A spectacular landscape and sophisticated tourist culture also home to some of the world’s best Pinot Noir not to mention impressive, vivid white wines.
Historically noted as ‘pre-eminently suitable’ for winemaking (Bragato 1895); indeed, the region’s first Gold Medal was for ‘Burgundy’ in Sydney in 1881, from vines planted in 1864 by Frenchman Jean Feraud. However, stonefruit prevailed until renewed interest in the 1950s and then significant commitment by the 1970s pioneers – Taramea, Gibbston Valley, Rippon, Black Ridge and William Hill.
Recent rapid expansion means grapes now dominate cherries and apricot orchards. The extreme climate has rewarded careful site selection with wines of great intensity and finesse and there is increasing focus on sub-regional expression.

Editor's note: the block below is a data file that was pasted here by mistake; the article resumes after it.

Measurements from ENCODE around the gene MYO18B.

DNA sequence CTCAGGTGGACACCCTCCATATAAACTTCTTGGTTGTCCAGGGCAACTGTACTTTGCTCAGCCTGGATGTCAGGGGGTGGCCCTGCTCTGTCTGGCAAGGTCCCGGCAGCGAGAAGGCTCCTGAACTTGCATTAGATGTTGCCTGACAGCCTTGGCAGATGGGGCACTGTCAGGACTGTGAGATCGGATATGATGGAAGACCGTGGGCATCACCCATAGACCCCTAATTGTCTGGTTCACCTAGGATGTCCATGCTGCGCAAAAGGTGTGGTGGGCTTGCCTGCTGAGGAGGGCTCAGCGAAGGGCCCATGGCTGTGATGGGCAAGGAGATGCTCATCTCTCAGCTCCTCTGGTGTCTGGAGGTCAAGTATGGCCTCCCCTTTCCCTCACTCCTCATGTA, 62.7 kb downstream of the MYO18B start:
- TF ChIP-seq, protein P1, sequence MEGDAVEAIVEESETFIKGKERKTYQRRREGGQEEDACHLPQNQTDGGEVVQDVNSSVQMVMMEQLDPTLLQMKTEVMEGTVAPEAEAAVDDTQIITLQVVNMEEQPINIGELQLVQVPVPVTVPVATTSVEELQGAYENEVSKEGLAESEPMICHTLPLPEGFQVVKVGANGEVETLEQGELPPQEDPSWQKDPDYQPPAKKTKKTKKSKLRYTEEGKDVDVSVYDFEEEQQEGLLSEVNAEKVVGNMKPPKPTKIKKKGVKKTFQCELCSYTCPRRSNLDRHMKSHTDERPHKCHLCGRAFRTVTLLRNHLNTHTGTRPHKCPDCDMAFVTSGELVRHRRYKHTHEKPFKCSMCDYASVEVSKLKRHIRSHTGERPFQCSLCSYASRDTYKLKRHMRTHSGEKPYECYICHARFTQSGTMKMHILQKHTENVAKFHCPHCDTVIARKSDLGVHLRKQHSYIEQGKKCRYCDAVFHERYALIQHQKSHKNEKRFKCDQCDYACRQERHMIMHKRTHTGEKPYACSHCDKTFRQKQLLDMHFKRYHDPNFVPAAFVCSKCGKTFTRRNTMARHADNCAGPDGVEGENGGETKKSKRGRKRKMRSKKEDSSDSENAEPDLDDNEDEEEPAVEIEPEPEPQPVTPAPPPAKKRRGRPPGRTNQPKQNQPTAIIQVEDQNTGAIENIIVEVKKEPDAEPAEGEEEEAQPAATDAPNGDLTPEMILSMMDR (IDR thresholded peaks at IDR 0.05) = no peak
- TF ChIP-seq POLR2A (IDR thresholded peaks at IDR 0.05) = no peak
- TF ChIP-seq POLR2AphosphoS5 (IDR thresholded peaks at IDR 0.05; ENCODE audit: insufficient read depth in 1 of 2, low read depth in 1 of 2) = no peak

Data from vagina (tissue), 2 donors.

The main sub-regions lie within close reach but the distinctive mountainous terrain means each occupies an unique niche of climate, aspect and altitude. Soils can vary considerably within each sub-region though a stony free-draining base is common to all.
The remarkable landscape of soaring snow-capped mountains and glittering rivers deep within ravines (this was gold rush territory in the 1800s) draws visitors from far and wide who are invariably further captivated by the excellent cellar door facilities and wine-focused tourism opportunities.